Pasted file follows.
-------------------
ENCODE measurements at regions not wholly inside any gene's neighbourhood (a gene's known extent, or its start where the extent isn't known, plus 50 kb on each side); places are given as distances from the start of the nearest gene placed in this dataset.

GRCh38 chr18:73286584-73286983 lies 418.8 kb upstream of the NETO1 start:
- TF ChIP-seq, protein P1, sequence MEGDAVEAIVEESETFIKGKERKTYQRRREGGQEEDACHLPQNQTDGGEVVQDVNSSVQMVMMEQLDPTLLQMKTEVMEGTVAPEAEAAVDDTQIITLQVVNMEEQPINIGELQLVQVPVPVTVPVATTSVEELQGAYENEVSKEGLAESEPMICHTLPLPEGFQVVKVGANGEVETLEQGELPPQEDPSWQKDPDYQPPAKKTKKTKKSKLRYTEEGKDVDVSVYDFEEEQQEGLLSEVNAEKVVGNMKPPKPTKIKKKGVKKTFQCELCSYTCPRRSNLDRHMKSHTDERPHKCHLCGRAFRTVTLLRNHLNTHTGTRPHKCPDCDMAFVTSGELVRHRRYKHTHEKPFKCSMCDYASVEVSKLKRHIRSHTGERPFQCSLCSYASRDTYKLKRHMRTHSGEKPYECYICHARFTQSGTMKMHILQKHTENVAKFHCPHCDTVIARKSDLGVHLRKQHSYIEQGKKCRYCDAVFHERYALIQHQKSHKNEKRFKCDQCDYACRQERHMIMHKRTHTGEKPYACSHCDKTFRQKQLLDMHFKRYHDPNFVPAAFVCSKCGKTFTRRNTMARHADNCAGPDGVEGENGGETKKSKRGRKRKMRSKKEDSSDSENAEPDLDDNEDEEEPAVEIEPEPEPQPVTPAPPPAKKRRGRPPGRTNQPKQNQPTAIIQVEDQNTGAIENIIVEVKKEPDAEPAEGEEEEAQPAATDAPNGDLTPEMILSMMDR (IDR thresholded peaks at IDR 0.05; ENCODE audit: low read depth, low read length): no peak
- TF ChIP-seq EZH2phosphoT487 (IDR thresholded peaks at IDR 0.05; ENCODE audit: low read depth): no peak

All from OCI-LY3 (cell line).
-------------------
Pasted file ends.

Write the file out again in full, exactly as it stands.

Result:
ENCODE measurements at regions not wholly inside any gene's neighbourhood (a gene's known extent, or its start where the extent isn't known, plus 50 kb on each side); places are given as distances from the start of the nearest gene placed in this dataset.

GRCh38 chr18:73286584-73286983 lies 418.8 kb upstream of the NETO1 start:
- TF ChIP-seq, protein P1, sequence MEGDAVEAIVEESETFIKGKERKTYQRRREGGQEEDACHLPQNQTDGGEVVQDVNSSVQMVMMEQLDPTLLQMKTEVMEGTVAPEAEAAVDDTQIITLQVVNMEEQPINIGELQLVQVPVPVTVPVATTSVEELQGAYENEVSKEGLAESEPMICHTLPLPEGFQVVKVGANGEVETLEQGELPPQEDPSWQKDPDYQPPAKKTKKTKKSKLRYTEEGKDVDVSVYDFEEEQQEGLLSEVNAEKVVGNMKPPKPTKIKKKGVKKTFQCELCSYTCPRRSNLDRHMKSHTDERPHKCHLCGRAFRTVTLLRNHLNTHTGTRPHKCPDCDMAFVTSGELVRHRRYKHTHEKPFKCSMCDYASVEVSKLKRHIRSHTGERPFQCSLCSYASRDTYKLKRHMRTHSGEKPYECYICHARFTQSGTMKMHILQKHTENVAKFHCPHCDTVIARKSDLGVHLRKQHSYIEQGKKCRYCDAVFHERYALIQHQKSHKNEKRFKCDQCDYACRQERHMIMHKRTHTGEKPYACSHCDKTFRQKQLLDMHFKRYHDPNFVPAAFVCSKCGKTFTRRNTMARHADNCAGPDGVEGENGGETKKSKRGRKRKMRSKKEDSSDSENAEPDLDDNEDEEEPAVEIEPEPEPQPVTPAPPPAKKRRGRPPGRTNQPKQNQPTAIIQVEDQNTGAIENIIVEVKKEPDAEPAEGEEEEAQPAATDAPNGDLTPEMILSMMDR (IDR thresholded peaks at IDR 0.05; ENCODE audit: low read depth, low read length): no peak
- TF ChIP-seq EZH2phosphoT487 (IDR thresholded peaks at IDR 0.05; ENCODE audit: low read depth): no peak

All from OCI-LY3 (cell line).